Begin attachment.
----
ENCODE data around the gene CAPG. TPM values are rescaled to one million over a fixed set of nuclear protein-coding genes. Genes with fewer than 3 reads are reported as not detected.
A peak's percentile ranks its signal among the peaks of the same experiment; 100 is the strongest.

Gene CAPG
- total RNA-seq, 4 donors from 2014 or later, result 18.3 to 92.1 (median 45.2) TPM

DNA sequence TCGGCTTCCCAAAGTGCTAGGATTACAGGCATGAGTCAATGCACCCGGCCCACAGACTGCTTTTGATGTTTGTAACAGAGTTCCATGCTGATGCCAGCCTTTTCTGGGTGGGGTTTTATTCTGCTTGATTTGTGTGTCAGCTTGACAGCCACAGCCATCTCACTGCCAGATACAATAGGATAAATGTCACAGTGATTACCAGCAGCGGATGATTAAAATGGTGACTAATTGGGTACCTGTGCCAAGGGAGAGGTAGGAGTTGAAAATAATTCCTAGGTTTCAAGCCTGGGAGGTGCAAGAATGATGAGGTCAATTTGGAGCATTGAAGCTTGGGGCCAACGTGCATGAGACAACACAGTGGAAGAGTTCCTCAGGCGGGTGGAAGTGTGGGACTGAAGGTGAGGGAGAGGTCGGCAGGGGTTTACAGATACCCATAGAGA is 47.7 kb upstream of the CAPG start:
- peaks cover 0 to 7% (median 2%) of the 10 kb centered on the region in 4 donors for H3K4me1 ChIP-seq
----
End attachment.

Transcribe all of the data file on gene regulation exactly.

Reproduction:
ENCODE data around the gene CAPG. TPM values are rescaled to one million over a fixed set of nuclear protein-coding genes. Genes with fewer than 3 reads are reported as not detected.
A peak's percentile ranks its signal among the peaks of the same experiment; 100 is the strongest.

Gene CAPG
- total RNA-seq, 4 donors from 2014 or later, result 18.3 to 92.1 (median 45.2) TPM

DNA sequence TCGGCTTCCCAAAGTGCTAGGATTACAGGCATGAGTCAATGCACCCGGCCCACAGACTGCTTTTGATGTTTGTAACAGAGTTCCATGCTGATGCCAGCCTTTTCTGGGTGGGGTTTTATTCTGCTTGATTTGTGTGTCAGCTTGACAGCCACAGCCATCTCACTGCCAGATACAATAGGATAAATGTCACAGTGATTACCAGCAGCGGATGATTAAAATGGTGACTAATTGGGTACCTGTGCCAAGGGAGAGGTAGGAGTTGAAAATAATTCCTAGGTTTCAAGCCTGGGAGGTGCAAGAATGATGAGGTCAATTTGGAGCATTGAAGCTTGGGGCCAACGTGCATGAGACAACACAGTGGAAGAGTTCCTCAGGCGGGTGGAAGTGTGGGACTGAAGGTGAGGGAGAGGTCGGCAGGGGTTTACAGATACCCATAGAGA is 47.7 kb upstream of the CAPG start:
- peaks cover 0 to 7% (median 2%) of the 10 kb centered on the region in 4 donors for H3K4me1 ChIP-seq